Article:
David Berry Green, Buyer

Eighth generation family member to have worked at Berry Bros. & Rudd in his previous role as a wine buyer for the company, David now runs his own venture, DBGitalia. David grew up interested in wine – in particular the culture surrounding it – and worked in France learning about winemaking for two years after leaving school. However he left the vineyards to study business in the early 1990s. Discovering that he missed the wine world, David joined Berry Bros. & Rudd on the shop floor as a Shop Assistant in the Heathrow store, and has never looked back.

During his early years at Berry Bros. & Rudd, David worked for the spirits side of the company, as a regional manager for Cutty Sark, and with the website team before becoming a Wine Buyer in 2001. This appointment enabled him to pursue his passion for wine. During his career he has bought wines for the company from Burgundy, Spain, Australia, South Africa, New Zealand, California and Hungary, and he continues to source from the Loire, Alsace, Austria and Germany. In particular though, David had always been intrigued by Italian wines and their unfulfilled potential, but had never visited the country until a trip to visit friends in the early 1990s. In his own words, he experienced a "Damascene moment" when opening a bottle of 1989 Barolo: "I remember thinking ‘this is fantastic, why don’t we do more with these wines?’ I realised that there was something special & classical in Italy, on a par with France’s finest."

David Berry Green

The Barolo was from the La Serra vineyard, made by producer Poderi Marcarini who David works with to this day. In his position buying for Berry Bros. & Rudd, David increasingly focused on Italy; he says: "I was aware that there was more amazing wine to be uncovered and brought to market." Citing the close relationship of Jasper Morris, who joined the company in 2003, with Burgundy, David realised that "I could only do this properly by living there."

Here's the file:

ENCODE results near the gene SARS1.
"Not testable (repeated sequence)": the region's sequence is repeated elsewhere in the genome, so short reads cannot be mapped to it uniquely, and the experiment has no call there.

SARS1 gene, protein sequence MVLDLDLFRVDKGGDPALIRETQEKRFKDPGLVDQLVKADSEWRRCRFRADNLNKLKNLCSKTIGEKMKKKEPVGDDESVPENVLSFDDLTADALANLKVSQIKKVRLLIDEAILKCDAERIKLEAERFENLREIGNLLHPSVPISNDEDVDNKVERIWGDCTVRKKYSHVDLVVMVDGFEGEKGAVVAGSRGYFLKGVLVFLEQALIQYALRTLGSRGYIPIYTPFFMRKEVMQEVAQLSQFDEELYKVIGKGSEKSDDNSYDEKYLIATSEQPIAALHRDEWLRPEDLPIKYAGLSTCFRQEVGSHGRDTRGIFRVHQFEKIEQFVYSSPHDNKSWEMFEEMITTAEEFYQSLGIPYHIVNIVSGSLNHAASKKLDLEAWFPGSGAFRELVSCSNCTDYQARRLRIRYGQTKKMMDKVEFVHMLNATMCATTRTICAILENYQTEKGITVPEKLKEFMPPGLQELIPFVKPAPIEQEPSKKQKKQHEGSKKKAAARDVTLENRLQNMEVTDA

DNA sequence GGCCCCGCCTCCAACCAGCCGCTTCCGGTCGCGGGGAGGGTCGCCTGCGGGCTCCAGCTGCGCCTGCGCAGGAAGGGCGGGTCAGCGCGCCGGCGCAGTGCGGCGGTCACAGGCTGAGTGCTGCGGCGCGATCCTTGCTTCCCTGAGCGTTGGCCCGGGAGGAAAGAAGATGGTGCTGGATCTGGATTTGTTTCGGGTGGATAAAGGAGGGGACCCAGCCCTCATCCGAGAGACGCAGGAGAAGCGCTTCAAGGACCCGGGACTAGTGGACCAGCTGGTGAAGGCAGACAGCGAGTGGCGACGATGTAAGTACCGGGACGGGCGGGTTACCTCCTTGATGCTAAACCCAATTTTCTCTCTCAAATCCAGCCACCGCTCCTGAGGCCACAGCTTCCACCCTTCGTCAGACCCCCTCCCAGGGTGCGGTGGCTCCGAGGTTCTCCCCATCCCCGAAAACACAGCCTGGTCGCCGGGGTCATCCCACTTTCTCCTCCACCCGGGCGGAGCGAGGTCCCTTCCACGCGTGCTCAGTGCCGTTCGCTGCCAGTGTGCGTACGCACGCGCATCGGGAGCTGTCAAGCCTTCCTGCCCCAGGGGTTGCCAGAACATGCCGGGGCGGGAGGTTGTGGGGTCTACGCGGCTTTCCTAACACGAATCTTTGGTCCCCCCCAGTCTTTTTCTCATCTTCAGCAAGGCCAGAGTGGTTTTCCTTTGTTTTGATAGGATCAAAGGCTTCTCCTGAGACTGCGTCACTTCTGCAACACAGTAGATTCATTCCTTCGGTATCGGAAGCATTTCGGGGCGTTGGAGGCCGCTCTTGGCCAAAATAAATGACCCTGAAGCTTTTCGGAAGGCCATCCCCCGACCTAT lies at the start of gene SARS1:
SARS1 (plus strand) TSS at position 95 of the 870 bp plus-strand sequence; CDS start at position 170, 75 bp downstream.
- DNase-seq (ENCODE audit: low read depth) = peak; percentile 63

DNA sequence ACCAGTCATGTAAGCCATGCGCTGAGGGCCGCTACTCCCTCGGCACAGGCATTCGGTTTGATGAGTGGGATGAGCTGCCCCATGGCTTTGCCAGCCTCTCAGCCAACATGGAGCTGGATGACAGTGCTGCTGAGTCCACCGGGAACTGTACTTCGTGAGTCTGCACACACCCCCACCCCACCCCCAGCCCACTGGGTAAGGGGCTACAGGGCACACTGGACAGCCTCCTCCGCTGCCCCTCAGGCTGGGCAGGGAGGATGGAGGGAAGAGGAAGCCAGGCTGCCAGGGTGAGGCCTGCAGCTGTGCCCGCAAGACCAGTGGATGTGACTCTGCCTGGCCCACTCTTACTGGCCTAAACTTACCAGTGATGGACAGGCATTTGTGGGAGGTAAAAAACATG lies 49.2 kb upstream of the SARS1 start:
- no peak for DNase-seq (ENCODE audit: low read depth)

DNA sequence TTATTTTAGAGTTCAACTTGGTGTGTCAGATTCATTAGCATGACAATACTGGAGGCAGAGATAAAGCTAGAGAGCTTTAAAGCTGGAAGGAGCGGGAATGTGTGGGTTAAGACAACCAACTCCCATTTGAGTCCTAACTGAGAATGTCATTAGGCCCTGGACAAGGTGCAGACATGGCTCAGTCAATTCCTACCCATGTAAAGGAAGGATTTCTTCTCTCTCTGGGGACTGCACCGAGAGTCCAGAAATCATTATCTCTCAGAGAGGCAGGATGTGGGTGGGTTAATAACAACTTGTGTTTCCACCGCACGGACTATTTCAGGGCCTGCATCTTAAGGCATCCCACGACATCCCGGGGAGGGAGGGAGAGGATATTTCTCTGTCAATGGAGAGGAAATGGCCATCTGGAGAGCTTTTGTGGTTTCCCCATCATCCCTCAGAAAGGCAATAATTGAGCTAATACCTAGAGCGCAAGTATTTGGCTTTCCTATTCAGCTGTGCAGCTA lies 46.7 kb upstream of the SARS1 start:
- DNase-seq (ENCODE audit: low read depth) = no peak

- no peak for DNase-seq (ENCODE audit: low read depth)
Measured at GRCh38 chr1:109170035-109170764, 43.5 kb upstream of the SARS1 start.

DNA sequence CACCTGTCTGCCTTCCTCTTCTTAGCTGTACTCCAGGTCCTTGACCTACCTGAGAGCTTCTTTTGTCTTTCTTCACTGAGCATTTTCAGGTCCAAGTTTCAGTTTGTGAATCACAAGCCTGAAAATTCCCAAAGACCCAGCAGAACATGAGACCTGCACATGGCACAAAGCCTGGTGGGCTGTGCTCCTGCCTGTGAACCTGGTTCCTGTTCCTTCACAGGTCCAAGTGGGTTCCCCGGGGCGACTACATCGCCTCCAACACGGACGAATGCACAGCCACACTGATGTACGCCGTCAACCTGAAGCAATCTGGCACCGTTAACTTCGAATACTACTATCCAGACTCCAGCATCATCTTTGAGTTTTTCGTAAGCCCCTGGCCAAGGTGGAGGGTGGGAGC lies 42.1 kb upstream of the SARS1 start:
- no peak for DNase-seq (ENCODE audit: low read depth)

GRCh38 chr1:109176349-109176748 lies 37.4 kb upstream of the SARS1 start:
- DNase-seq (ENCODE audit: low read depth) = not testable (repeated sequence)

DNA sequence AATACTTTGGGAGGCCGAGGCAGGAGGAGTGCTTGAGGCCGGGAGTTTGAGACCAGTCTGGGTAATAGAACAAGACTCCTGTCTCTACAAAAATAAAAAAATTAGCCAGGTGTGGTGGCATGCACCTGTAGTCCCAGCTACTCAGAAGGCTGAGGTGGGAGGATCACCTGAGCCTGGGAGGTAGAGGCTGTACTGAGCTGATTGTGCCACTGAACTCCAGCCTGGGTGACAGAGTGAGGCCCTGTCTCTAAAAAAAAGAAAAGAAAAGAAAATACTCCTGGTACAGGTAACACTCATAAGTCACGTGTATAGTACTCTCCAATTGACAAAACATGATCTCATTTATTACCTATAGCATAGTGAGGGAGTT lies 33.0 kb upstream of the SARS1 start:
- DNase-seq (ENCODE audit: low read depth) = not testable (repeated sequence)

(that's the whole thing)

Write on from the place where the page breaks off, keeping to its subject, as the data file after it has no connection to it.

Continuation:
Over the past 20 years, David says that he has witnessed a change in the Italian wine scene. "Wines with a high alcohol content, international punch and soaring price points that had been produced in the late '80s, '90s and early 2000s lost their allure, as producers up and down the peninsula turned again to indigenous grapes, valuing their terroir and traditions. This heralded a return to elegance."

In 2009, David journeyed to the Langhe, the region in Piedmont that is home to Barolo, the grape behind the majestic Barolo and Barbaresco wine styles. There, in the village of Serralunga, he met Davide Rosso, of producer Giovanni Rosso, and was inspired by his wines. David feels that this meeting was fate: "I always follow my nose, and I felt that it had led me to Serralunga to meet Davide." He moved to Serralunga shortly after this encounter, to better observe and understand the changes in Italian fine wine and in order to buy the finest and truest examples for Berry Bros. & Rudd’s customers.

David now lives in Barolo, where he is in constant contact with the local producers. His favourite part of the job is identifying, nurturing and bringing to the market truly fine authentic Italian wines, made by producers "who are doing the right thing". David sees himself as the bridge between the right producers and the right customers. He places a premium on understanding the context in which the wines are made, which allows him to help producers to grow through their relationship with Berry Bros. & Rudd. In essence David continues to seek out wines of great integrity and elegance, exceeding customers’ expectations, and delivering great value at whatever price point.

In his spare time, David is a keen ornithologist. He was always interested in birds, but found when he moved to Italy that his new home was a particularly spot good for enthusiasts. He says: "One of the great attractions of the Langhe is the annual visits by nightingales. We also see rare birds such as hobbies, a type of falcon."

Expert’s Wine Tip:

Aside from the wines of the Langhe, his first love, David recommends red wine from the Taurasi region in Campania. He says: "It’s exciting because the Aglianico grape that they use is of a quality similar to the Nebbiolo of Piedmont. The potential of Taurasi is huge; Aglianico and the exciting volcanic terroir give it the potential to be the Barolo of the south."

David is also a fan of German wine from the Mosel region. He believes that the white wine produced there is one of the purest expressions of Riesling.